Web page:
4. I love your sarcasm heaven help Port Macquarie I say…………..xxxxxx

  5. Anastasia I recall reading a study of some many years ago comparing the high fat consumption of Greeks and the low fat of the Japanese and yet both had low heart disease issues. Being of Med background and having travelleed there and even lived there for a some periods I did do my own assessment and comparison of diets.
    Greeks do consume fish 2-3 times a week. Most foods in the house are prpepared at home – therefore little by way of processed foods, and ready to TV dinners. Food consumption is often made up of several items – however you don’t eat too much of anything. The combination of foods provices a great variety of nutrition. Greeks eat little red meat due to costs of this type opf food – however they do consume pork and chicken regularly. They do regularly eat beans, and vegetables cooked and presented in many vaired ways. Extra virgin olive is a must in any Greek household.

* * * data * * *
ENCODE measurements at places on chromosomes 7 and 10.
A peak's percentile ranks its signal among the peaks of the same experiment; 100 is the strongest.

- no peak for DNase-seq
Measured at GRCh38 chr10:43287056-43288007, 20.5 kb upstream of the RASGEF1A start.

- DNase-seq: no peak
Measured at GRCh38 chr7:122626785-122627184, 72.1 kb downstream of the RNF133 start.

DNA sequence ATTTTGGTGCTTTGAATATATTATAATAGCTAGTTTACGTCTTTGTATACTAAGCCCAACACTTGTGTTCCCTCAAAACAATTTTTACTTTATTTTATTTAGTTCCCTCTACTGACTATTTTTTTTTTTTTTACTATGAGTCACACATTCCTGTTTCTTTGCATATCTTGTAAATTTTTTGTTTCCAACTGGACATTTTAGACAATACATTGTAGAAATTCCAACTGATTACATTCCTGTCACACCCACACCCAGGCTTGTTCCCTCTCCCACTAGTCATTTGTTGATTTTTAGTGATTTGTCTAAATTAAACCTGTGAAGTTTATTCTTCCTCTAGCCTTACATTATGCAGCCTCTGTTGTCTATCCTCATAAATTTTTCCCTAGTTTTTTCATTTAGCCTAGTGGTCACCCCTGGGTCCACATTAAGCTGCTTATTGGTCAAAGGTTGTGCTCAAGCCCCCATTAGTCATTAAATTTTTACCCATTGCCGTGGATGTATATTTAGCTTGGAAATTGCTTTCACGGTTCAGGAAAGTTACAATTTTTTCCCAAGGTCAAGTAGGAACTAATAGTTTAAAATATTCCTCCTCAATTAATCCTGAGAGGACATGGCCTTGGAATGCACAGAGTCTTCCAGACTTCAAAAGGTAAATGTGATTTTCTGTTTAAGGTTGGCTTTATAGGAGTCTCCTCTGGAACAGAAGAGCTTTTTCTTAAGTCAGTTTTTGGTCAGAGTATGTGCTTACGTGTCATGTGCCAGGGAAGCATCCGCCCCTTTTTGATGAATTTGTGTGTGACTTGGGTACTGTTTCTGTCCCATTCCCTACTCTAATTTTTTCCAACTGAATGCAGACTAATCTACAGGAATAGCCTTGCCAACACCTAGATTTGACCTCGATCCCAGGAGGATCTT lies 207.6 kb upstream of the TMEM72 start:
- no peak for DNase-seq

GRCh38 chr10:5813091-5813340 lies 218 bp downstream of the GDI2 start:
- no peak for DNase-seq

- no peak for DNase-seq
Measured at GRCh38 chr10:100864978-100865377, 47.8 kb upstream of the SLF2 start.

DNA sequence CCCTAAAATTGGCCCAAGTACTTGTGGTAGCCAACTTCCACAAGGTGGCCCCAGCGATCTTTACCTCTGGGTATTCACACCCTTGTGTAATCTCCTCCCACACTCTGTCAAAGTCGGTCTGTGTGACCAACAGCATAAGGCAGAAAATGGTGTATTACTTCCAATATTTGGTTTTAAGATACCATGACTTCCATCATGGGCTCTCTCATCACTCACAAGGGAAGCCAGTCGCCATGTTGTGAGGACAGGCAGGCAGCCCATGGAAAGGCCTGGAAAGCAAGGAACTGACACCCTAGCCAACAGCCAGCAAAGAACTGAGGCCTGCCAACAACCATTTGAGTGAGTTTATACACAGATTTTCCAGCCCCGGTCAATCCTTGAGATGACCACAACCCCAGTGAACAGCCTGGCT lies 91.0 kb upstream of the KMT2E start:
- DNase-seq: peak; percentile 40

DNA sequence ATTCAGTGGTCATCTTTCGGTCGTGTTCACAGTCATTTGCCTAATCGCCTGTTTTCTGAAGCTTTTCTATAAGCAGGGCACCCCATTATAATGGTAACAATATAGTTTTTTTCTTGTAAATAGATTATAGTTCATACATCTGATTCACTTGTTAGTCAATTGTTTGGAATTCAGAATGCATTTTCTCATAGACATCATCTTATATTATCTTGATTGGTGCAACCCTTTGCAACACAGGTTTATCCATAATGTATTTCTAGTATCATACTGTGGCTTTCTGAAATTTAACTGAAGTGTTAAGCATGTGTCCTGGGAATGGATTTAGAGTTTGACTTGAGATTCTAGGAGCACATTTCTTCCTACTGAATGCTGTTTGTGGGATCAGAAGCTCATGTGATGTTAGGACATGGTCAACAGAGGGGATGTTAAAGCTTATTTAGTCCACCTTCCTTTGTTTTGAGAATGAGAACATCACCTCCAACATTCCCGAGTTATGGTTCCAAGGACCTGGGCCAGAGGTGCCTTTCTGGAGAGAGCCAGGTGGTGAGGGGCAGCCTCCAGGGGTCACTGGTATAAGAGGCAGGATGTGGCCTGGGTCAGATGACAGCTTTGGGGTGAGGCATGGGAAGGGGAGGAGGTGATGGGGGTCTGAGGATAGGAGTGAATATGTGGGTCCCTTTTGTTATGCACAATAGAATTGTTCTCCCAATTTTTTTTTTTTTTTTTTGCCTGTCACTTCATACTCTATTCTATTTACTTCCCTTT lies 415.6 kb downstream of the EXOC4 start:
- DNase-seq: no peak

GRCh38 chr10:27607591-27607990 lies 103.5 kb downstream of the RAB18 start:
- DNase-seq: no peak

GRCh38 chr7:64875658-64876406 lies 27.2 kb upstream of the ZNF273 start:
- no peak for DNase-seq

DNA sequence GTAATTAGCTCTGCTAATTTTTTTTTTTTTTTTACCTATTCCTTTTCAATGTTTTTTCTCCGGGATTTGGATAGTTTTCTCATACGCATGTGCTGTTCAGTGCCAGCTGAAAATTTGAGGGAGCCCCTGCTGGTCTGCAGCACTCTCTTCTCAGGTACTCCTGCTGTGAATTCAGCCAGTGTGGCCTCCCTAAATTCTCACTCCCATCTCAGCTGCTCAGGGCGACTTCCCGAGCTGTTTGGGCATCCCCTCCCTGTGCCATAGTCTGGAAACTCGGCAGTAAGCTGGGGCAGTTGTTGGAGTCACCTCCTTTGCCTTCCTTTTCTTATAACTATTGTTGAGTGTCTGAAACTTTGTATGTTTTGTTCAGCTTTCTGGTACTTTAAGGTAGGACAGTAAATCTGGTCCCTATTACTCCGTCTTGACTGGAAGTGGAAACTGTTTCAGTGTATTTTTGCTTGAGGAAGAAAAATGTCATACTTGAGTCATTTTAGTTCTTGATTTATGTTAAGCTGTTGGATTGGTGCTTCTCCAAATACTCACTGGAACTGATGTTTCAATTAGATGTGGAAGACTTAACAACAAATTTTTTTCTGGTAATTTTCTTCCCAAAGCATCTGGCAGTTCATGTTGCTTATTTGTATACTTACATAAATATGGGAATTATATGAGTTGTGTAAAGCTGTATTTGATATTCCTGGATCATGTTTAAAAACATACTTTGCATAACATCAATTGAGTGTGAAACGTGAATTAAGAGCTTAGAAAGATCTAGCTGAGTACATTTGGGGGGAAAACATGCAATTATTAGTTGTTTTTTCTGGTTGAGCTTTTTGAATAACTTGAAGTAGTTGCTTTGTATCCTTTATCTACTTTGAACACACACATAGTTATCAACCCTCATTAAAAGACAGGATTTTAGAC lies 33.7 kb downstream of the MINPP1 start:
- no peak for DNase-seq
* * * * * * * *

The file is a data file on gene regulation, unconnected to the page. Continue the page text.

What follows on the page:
Greeks do not finish a meal with a dessert – they finish with fruit. Usually apple or orange. I read somewhere that fibre from these frutis often soaks up many fats before they enter the bodys system. This may not be correct. When Greeks snack they do so with dry roasted chickpeas, pumpkin and sunflower seeds. Not chocolates and lollies. There are sevearl issues to the Med diet that are not being discussed – variaties of foods, quantities, qualities, eating habits etc etc. The Olive oil issue is overdone although I believe there are huge benefits (many which we still don’t fully underdstand). I have a personal theory that the olive oil is treated down differently by the body than many other fats – just my theory, hopefully someone will come up with the science.